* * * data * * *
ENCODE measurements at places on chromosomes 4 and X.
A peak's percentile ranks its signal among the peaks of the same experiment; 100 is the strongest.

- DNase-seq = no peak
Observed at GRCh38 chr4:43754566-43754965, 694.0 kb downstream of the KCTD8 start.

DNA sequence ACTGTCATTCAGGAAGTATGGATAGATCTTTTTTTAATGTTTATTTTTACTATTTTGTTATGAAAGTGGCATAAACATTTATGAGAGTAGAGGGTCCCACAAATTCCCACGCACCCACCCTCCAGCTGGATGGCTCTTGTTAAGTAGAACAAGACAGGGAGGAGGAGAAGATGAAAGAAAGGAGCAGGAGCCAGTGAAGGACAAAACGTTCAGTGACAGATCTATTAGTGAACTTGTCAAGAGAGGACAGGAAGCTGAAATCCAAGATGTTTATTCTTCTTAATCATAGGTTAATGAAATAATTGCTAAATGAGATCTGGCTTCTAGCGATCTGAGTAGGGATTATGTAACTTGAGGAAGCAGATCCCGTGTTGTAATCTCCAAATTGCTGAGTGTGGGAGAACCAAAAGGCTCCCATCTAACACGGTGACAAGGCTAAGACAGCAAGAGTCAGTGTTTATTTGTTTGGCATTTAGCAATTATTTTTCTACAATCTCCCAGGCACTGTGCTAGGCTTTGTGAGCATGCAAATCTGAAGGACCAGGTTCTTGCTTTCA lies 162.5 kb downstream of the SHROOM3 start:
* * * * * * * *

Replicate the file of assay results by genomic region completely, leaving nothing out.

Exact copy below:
ENCODE measurements at places on chromosomes 4 and X.
A peak's percentile ranks its signal among the peaks of the same experiment; 100 is the strongest.

- DNase-seq = no peak
Observed at GRCh38 chr4:43754566-43754965, 694.0 kb downstream of the KCTD8 start.

DNA sequence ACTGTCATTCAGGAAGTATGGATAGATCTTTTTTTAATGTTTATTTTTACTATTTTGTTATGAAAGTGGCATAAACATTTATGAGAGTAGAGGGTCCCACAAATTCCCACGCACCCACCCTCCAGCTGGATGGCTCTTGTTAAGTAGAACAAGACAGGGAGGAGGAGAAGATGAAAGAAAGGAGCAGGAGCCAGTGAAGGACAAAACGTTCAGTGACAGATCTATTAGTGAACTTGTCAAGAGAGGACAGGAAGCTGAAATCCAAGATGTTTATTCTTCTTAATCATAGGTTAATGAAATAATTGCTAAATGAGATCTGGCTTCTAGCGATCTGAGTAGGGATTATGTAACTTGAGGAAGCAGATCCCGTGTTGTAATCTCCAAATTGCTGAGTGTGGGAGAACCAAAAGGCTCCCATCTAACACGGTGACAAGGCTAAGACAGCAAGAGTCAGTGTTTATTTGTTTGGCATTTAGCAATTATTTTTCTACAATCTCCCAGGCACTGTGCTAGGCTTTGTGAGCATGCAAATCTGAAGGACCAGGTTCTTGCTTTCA lies 162.5 kb downstream of the SHROOM3 start: